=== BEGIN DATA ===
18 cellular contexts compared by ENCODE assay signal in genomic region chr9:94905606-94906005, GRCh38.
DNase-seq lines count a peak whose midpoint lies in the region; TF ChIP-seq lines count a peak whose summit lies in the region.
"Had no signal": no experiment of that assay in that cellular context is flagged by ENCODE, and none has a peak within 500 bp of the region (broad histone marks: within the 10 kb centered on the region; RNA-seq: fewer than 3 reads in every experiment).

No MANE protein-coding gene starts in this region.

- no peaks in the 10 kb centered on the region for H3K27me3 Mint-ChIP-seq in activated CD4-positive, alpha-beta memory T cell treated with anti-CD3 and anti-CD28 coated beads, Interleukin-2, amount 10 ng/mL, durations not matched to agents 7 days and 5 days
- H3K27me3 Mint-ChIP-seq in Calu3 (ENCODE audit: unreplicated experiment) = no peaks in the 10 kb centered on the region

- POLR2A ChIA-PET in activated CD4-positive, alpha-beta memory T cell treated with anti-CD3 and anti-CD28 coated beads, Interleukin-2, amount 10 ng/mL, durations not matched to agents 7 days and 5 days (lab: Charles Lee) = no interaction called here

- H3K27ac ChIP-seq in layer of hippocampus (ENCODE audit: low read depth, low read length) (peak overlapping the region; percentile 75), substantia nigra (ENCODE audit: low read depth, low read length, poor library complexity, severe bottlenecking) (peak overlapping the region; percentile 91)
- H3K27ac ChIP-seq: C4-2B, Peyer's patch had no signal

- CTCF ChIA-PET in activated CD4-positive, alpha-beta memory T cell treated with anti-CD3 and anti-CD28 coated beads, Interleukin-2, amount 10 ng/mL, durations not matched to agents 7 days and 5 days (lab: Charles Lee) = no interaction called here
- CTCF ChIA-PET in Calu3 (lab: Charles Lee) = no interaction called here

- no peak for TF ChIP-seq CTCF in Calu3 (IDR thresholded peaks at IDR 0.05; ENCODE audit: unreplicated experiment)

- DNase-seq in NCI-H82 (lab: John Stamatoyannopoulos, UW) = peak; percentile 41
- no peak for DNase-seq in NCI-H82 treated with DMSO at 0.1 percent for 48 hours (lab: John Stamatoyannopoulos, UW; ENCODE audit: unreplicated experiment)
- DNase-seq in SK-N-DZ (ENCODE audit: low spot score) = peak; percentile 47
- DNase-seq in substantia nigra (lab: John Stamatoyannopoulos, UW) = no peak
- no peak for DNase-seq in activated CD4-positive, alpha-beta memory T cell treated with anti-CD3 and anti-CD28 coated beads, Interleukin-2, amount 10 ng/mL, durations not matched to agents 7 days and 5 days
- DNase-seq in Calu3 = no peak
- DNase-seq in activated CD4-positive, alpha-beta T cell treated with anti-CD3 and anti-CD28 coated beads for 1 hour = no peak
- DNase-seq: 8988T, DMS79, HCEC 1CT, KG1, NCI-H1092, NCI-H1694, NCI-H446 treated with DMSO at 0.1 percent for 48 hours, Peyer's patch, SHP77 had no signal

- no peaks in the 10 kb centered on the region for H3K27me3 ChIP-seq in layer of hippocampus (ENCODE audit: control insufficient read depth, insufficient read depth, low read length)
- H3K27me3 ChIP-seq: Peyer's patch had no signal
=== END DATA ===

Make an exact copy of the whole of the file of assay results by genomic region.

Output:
18 cellular contexts compared by ENCODE assay signal in genomic region chr9:94905606-94906005, GRCh38.
DNase-seq lines count a peak whose midpoint lies in the region; TF ChIP-seq lines count a peak whose summit lies in the region.
"Had no signal": no experiment of that assay in that cellular context is flagged by ENCODE, and none has a peak within 500 bp of the region (broad histone marks: within the 10 kb centered on the region; RNA-seq: fewer than 3 reads in every experiment).

No MANE protein-coding gene starts in this region.

- no peaks in the 10 kb centered on the region for H3K27me3 Mint-ChIP-seq in activated CD4-positive, alpha-beta memory T cell treated with anti-CD3 and anti-CD28 coated beads, Interleukin-2, amount 10 ng/mL, durations not matched to agents 7 days and 5 days
- H3K27me3 Mint-ChIP-seq in Calu3 (ENCODE audit: unreplicated experiment) = no peaks in the 10 kb centered on the region

- POLR2A ChIA-PET in activated CD4-positive, alpha-beta memory T cell treated with anti-CD3 and anti-CD28 coated beads, Interleukin-2, amount 10 ng/mL, durations not matched to agents 7 days and 5 days (lab: Charles Lee) = no interaction called here

- H3K27ac ChIP-seq in layer of hippocampus (ENCODE audit: low read depth, low read length) (peak overlapping the region; percentile 75), substantia nigra (ENCODE audit: low read depth, low read length, poor library complexity, severe bottlenecking) (peak overlapping the region; percentile 91)
- H3K27ac ChIP-seq: C4-2B, Peyer's patch had no signal

- CTCF ChIA-PET in activated CD4-positive, alpha-beta memory T cell treated with anti-CD3 and anti-CD28 coated beads, Interleukin-2, amount 10 ng/mL, durations not matched to agents 7 days and 5 days (lab: Charles Lee) = no interaction called here
- CTCF ChIA-PET in Calu3 (lab: Charles Lee) = no interaction called here

- no peak for TF ChIP-seq CTCF in Calu3 (IDR thresholded peaks at IDR 0.05; ENCODE audit: unreplicated experiment)

- DNase-seq in NCI-H82 (lab: John Stamatoyannopoulos, UW) = peak; percentile 41
- no peak for DNase-seq in NCI-H82 treated with DMSO at 0.1 percent for 48 hours (lab: John Stamatoyannopoulos, UW; ENCODE audit: unreplicated experiment)
- DNase-seq in SK-N-DZ (ENCODE audit: low spot score) = peak; percentile 47
- DNase-seq in substantia nigra (lab: John Stamatoyannopoulos, UW) = no peak
- no peak for DNase-seq in activated CD4-positive, alpha-beta memory T cell treated with anti-CD3 and anti-CD28 coated beads, Interleukin-2, amount 10 ng/mL, durations not matched to agents 7 days and 5 days
- DNase-seq in Calu3 = no peak
- DNase-seq in activated CD4-positive, alpha-beta T cell treated with anti-CD3 and anti-CD28 coated beads for 1 hour = no peak
- DNase-seq: 8988T, DMS79, HCEC 1CT, KG1, NCI-H1092, NCI-H1694, NCI-H446 treated with DMSO at 0.1 percent for 48 hours, Peyer's patch, SHP77 had no signal

- no peaks in the 10 kb centered on the region for H3K27me3 ChIP-seq in layer of hippocampus (ENCODE audit: control insufficient read depth, insufficient read depth, low read length)
- H3K27me3 ChIP-seq: Peyer's patch had no signal